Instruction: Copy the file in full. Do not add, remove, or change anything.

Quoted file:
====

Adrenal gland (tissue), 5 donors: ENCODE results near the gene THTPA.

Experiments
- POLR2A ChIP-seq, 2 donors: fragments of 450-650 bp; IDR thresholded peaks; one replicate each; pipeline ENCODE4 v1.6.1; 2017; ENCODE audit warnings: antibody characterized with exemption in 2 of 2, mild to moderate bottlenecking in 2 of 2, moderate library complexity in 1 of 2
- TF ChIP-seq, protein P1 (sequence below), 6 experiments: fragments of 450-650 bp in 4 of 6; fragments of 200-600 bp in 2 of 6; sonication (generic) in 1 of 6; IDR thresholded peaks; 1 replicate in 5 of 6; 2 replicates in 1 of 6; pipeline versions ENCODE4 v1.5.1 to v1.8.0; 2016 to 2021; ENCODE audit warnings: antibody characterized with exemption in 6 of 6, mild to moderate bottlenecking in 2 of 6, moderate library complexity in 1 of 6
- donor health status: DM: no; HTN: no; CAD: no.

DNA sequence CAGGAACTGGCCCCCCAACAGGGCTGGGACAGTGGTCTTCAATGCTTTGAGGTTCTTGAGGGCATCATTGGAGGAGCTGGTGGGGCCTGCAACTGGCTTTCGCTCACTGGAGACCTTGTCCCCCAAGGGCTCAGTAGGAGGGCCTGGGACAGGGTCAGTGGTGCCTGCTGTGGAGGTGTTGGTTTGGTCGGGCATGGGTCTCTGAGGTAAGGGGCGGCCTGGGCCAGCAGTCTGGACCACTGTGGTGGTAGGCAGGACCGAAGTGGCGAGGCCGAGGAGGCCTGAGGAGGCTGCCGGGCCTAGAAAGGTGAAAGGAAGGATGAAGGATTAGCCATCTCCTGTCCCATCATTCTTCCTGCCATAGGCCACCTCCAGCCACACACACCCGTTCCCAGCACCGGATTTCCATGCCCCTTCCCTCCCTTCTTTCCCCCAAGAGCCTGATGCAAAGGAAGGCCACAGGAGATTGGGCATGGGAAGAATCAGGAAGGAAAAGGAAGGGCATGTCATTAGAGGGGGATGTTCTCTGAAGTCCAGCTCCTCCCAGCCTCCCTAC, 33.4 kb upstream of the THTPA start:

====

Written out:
Adrenal gland (tissue), 5 donors: ENCODE results near the gene THTPA.

Experiments
- POLR2A ChIP-seq, 2 donors: fragments of 450-650 bp; IDR thresholded peaks; one replicate each; pipeline ENCODE4 v1.6.1; 2017; ENCODE audit warnings: antibody characterized with exemption in 2 of 2, mild to moderate bottlenecking in 2 of 2, moderate library complexity in 1 of 2
- TF ChIP-seq, protein P1 (sequence below), 6 experiments: fragments of 450-650 bp in 4 of 6; fragments of 200-600 bp in 2 of 6; sonication (generic) in 1 of 6; IDR thresholded peaks; 1 replicate in 5 of 6; 2 replicates in 1 of 6; pipeline versions ENCODE4 v1.5.1 to v1.8.0; 2016 to 2021; ENCODE audit warnings: antibody characterized with exemption in 6 of 6, mild to moderate bottlenecking in 2 of 6, moderate library complexity in 1 of 6
- donor health status: DM: no; HTN: no; CAD: no.

DNA sequence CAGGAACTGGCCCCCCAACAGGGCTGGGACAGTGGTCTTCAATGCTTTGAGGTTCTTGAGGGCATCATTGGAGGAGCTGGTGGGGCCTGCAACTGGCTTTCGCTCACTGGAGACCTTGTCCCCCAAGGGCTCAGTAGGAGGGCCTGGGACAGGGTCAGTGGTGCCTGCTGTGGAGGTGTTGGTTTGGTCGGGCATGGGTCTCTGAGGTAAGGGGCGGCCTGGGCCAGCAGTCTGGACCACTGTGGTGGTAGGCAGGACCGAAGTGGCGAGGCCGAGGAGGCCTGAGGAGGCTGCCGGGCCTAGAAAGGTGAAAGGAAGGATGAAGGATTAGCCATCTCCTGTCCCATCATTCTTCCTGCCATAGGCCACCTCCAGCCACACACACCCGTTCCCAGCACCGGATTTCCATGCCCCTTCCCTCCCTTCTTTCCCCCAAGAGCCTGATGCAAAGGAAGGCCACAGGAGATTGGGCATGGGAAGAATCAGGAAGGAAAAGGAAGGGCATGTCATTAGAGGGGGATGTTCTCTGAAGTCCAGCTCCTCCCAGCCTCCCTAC, 33.4 kb upstream of the THTPA start: